Notre Dame vs. Michigan: Can the Wolverines Keep the Pace?

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Notre Dame vs. Michigan: Can the Wolverines Keep the Pace?
Jonathan Daniel/Getty Images
Irish linebacker Manti T'eo will be calling the shots this year in the Big House.

Notre Dame head coach Brian Kelly knows exactly what Michigan head coach Brady Hoke is going through.

Just one year ago, Kelly was the new man on campus trying to resurrect one of college football’s great programs, with a wrecking ball and chain, rebuilding everything from the ground up.

The two are playing ying-yang with their offenses as Kelly installed the spread and removed the pro-style offense; meanwhile in Ann Arbor, Hoke is working through exactly opposite.

Both coaches can agree that their predecessor didn’t spend enough time focusing on the defense and made it an immediate priority to hit the recruiting trail to rectify their respective situations. Notre Dame was able to secure three top-10 defensive ends in the process and Michigan’s defense couldn’t possibly be worse than last year.  

These are similar situations except for one minor detail. One year.

Give Hoke some time to see what he can do, but for tonight the task is too tall. The Irish are too experienced. The Wolverine defense recruited well, but unless Charles Woodson, LaMarr Woodley and Larry Foote are suiting up—the Irish offense is going to be overwhelming.

This is when Michigan fans and Notre Dame haters alike jump on the “Notre Dame lost to South Florida” bandwagon. What they’re not thinking through is, that was a very strong and well coached South Florida team (Skip Holtz former ND player and assistant), that by the way, would have had equal opportunity to “upset” Michigan too.

Gregory Shamus/Getty Images
Denard Robinson throwing a routine screen pass...

In 2010, South Florida had one of the top 20 defenses in the country statistically. With most of that defense returning, the Irish still piled up in excess of 500 yards and had 22 plays that went for 10 yards or more. They were moving the ball at will against a much under-appreciated defense.

What will they do against Michigan’s façade of a defense?

It’s quite obvious that Tommy Rees is Notre Dame’s starting quarterback. Kelly did the right thing by starting senior Dayne Crist, after all he’s been through, but the writing is on the wall.

Rees was under center when the Irish won four consecutive to finish last season, he makes the proper snap decisions to run Kelly’s quick-firing offense and he almost brought them back against South Florida last weekend.

The tune will be different with Rees taking the starting snaps.

Last week, Notre Dame didn’t take care of the ball and that’s their fault. You can’t throw away football games at ANY level of football and live to tell the tale. They turned the ball over five times and lost by three points. That’s just not a stat you hear too often.

Typically, when a team has a turnover margin of minus-five, they lose by about five touchdowns. The Irish came back and lost by a mere field goal.

They’re not going to turn it over five times every game. Odds favor the Irish protecting the ball better against a much weaker defense in Wolverine defense.

The Wolverines do have the ‘Nard Dog, quarterback Denard Robinson, who torched the Irish for over 500 yards of total offense and a game-winning drive capped with 27 seconds to play.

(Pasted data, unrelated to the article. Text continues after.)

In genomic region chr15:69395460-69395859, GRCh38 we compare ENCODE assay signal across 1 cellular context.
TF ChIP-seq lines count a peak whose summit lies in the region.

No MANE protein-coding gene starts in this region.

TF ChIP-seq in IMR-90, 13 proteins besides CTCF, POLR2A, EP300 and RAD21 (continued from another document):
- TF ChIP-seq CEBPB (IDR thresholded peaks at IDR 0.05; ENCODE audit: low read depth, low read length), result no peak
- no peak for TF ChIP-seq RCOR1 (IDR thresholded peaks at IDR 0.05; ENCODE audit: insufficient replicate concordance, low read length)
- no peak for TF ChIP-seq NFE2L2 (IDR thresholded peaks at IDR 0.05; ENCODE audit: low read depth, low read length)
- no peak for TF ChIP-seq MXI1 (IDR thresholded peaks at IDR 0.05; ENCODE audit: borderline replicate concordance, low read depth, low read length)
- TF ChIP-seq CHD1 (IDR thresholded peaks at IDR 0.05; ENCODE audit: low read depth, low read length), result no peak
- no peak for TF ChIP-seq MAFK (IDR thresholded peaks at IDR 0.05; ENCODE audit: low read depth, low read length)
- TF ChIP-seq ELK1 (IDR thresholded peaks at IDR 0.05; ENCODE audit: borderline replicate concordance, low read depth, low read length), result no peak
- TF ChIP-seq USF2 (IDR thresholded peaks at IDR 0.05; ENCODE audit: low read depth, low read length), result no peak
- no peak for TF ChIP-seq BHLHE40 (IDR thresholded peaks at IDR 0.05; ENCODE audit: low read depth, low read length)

In 2009, Tate Forcier provided the spark with superior quarterback play chucking 240 yards in the air and 70 on the ground—again slamming the door on Irish dreams, tossing a touchdown pass with 11 seconds remaining.

Will this year be the third consecutive last-drive game in this series?

I don’t see it. Kelly looks to have his defense solidified. The front seven Robinson will see are deep and experienced, while the secondary only lost star corner Darrin Walls.

The matchup I look for here is Irish star linebacker No. 5 Manti T’eo lining up eye to eye with Denard Robinson every single down. It’s a showdown of arguably the best two players in the nation at their respective positions.

The real problem I see for Michigan fans is the assumption that Hoke can get the “best of both worlds” out the new offense. You can’t have the unstoppable spread chaos that Rich Rodriguez created, blended with the conventional fortitude of the old Michigan pro-style offense.

Even at its best, I don’t think Michigan’s offense will be as dynamic as last year (that’s a credit to Rodriquez) and at it’s worst there’s bound to be some stagnant moments while they work out the kinks.

Denard Robinson isn’t a pocket quarterback. They’re taking the fish out of water and even with oxygen this fish can’t hit Lake Michigan with a football 20 yards in the air.

Any slag in offensive production will find the Wolverines with a deficit, with Irish wideout Michael Floyd (12 receptions 154 yards and two TDs last week) exploring the studio space, in the Big House under lights.

Floyd could start on just about any NFL team right now, but he decided to come back to ND for his senior season and help coach Kelly get his program off the ground.

Hopefully, Hoke can say that next year about Denard Robinson, but folks, that’s next year

Today, I expect Notre Dame to be inspired, and the Wolverines to show some rust as their new machine works out the kinks.

Notre Dame wins big at the Big House.  

 

Final Score:
 

Notre Dame 42, Michigan 27

 

 

Ryan C. Zerfas is the featured columnist for Michigan State football right here at the Bleacher Report. He occasionally writes about non-football related things in his blog named after himself found here: www.ryanczerfas.blogspot.com

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